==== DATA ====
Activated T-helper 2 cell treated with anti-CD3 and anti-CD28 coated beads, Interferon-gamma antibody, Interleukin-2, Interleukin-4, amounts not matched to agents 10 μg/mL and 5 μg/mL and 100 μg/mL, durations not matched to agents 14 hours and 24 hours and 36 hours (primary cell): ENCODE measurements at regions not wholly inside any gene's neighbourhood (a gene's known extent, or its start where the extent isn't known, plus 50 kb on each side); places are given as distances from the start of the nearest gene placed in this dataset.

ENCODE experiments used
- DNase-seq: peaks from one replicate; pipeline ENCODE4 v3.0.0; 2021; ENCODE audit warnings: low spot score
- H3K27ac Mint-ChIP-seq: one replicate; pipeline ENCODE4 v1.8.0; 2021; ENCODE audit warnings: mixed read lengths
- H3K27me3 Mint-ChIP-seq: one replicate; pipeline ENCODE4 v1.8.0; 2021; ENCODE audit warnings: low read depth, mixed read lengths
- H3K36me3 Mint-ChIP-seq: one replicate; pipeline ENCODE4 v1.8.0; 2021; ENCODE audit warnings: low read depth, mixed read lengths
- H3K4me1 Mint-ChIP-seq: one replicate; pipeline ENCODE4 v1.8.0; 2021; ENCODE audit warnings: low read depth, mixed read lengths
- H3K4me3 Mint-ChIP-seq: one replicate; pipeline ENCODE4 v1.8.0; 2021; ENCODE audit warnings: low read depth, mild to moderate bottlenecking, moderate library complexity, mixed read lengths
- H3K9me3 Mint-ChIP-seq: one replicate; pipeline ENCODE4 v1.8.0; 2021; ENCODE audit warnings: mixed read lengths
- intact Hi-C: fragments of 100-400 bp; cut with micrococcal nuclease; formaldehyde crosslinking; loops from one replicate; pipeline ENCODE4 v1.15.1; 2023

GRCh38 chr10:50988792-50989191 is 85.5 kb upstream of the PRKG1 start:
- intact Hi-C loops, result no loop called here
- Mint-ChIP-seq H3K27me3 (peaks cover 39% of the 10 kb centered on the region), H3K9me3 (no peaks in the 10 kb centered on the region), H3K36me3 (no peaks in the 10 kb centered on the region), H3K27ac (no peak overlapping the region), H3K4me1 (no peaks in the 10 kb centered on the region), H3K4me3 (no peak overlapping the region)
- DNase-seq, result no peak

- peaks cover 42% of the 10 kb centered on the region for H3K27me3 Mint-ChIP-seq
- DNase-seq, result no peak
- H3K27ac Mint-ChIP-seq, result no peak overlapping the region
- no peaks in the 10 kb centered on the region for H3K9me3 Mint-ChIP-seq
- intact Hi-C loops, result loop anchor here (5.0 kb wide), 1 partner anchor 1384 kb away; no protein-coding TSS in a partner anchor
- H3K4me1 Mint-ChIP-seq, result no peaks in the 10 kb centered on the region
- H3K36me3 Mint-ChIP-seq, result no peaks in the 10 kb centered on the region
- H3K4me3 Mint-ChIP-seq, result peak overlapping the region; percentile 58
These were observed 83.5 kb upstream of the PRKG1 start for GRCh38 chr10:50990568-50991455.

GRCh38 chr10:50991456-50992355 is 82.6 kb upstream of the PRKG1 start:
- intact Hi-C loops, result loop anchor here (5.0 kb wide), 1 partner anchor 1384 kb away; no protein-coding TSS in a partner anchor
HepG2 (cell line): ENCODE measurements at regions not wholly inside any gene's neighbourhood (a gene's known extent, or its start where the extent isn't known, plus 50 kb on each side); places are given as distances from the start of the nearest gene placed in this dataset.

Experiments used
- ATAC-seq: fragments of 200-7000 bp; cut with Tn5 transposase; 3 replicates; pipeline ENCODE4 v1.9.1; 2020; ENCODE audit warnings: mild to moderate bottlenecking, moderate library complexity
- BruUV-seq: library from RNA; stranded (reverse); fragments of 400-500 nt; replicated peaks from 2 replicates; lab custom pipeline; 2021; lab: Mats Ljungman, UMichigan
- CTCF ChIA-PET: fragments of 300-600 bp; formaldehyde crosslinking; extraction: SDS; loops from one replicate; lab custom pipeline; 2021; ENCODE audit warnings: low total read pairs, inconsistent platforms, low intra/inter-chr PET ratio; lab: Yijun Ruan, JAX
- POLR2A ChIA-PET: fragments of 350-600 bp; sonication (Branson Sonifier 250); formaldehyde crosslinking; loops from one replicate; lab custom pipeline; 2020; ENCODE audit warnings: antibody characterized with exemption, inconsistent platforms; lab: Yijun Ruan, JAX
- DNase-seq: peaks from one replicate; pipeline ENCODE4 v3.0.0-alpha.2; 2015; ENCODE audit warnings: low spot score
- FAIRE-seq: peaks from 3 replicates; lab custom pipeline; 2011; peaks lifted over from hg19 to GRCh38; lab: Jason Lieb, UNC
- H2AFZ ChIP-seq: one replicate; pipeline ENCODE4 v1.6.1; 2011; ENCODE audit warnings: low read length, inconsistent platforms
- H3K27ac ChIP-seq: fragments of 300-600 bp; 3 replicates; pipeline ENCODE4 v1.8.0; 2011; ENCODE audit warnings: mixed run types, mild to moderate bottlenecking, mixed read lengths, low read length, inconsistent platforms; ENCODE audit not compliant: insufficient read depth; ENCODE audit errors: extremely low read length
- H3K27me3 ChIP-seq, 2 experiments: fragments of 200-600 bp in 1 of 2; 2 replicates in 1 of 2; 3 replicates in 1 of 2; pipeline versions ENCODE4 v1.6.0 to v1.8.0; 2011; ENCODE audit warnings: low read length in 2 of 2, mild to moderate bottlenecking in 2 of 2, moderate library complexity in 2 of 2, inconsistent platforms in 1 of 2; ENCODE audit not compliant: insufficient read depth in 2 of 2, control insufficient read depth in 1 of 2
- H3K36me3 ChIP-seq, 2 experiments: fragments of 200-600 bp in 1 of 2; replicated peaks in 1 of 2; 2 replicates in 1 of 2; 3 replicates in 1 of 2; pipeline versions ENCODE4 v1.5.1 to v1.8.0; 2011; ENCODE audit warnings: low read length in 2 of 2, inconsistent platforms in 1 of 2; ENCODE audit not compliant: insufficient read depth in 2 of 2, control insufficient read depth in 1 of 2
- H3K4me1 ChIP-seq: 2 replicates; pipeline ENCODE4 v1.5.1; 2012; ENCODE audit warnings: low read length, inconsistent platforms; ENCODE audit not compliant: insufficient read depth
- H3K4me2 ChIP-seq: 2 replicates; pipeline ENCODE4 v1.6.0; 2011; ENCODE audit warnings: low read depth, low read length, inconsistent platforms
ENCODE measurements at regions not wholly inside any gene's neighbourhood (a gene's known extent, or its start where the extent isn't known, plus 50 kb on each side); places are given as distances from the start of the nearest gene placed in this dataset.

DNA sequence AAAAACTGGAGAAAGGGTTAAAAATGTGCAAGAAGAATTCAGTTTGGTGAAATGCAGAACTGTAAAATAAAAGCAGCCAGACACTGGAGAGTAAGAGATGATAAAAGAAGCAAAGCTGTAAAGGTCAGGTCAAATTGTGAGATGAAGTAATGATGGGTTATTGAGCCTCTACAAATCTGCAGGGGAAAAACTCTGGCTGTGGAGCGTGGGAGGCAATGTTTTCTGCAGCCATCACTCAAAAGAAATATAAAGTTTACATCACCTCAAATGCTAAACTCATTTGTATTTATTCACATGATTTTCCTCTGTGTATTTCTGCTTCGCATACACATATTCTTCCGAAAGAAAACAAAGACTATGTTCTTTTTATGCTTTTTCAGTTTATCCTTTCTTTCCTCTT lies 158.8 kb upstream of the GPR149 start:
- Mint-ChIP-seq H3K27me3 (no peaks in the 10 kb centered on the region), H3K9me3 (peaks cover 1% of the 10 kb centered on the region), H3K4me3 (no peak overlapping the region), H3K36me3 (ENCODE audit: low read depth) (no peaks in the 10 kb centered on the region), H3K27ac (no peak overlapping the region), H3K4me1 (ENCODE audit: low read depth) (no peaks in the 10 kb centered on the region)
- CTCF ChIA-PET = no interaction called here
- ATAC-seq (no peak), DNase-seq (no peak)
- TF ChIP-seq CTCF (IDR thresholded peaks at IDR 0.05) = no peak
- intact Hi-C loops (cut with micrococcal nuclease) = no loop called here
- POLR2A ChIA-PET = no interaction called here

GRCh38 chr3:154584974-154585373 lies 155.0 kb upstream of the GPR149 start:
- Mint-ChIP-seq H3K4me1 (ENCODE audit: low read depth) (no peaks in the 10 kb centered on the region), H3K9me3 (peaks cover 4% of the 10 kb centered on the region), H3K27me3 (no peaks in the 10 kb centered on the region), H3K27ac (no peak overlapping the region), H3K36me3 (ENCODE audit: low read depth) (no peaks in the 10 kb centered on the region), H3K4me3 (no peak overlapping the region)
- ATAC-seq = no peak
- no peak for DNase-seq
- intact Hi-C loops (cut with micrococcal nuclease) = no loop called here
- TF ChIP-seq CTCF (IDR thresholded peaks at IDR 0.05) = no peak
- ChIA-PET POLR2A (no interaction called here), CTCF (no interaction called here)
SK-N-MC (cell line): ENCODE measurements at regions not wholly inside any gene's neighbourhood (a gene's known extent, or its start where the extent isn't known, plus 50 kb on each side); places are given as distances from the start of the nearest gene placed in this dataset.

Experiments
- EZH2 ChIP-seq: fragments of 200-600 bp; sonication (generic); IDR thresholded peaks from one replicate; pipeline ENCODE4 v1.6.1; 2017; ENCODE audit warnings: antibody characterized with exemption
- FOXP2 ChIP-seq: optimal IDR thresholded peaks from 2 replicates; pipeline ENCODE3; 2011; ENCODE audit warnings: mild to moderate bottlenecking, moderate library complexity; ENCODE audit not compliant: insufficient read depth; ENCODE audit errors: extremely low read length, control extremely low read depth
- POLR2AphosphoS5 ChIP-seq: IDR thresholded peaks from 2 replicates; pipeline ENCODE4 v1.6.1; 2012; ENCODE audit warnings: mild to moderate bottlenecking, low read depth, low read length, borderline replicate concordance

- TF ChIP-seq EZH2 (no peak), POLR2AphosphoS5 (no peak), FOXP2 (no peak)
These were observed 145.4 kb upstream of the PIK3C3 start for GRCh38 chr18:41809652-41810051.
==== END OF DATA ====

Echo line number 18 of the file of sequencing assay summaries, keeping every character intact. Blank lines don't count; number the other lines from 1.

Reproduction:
- no peaks in the 10 kb centered on the region for H3K9me3 Mint-ChIP-seq